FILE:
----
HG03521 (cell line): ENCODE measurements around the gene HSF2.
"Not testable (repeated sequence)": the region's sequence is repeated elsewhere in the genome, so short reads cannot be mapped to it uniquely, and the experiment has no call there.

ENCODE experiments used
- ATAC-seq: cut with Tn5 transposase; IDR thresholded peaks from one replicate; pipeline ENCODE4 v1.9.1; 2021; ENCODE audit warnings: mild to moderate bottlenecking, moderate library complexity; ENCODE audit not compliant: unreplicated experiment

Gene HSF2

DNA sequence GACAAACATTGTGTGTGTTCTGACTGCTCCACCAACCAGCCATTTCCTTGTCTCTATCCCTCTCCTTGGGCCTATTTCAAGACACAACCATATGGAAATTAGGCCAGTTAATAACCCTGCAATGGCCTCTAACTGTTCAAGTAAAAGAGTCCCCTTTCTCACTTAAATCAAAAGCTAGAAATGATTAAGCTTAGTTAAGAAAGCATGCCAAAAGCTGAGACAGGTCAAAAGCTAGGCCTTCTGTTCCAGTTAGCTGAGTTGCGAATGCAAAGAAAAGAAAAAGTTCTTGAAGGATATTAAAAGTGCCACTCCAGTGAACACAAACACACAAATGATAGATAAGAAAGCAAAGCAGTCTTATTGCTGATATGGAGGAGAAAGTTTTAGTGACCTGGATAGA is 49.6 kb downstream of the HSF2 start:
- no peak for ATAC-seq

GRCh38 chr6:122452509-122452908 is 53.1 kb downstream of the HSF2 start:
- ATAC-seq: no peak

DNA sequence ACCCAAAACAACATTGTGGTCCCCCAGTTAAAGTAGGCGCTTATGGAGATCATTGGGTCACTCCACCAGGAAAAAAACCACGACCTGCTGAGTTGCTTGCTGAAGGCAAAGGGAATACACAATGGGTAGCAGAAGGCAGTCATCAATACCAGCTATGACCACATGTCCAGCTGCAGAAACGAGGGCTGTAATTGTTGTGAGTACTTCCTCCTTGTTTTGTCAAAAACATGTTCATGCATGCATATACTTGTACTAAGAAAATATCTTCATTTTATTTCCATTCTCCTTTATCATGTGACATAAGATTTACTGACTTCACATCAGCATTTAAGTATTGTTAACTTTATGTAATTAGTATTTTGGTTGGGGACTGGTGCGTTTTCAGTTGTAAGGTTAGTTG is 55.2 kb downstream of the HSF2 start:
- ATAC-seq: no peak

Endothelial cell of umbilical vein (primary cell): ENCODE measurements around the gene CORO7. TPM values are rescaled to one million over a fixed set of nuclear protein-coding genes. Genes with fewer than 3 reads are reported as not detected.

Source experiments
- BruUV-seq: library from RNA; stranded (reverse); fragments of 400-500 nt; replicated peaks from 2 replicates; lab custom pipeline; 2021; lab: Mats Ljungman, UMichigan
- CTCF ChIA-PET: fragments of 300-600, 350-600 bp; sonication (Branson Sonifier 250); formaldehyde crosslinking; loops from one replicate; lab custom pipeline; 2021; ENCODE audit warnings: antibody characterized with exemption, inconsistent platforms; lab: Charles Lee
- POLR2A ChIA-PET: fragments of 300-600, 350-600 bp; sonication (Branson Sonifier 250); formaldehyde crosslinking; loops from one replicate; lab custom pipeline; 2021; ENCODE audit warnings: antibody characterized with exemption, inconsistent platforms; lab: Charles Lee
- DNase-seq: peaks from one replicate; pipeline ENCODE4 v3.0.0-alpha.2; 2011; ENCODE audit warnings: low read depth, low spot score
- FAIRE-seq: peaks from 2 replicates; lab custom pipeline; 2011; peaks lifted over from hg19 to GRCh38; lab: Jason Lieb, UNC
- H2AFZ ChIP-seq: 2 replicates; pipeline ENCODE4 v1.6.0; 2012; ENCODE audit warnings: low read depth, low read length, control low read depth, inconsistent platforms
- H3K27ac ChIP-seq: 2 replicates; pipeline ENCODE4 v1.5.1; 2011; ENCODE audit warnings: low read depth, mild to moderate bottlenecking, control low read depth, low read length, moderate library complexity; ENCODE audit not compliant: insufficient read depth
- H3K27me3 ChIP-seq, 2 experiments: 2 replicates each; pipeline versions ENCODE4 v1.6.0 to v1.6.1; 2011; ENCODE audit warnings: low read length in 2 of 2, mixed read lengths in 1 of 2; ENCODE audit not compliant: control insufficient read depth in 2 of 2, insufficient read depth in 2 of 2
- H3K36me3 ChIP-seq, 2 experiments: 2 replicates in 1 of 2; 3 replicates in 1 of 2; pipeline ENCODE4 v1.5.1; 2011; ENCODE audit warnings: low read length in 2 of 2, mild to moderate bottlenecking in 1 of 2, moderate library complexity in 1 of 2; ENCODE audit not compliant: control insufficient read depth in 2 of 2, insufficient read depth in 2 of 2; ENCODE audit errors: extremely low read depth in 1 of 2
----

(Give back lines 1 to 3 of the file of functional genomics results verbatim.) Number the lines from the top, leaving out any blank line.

HG03521 (cell line): ENCODE measurements around the gene HSF2.
"Not testable (repeated sequence)": the region's sequence is repeated elsewhere in the genome, so short reads cannot be mapped to it uniquely, and the experiment has no call there.

ENCODE experiments used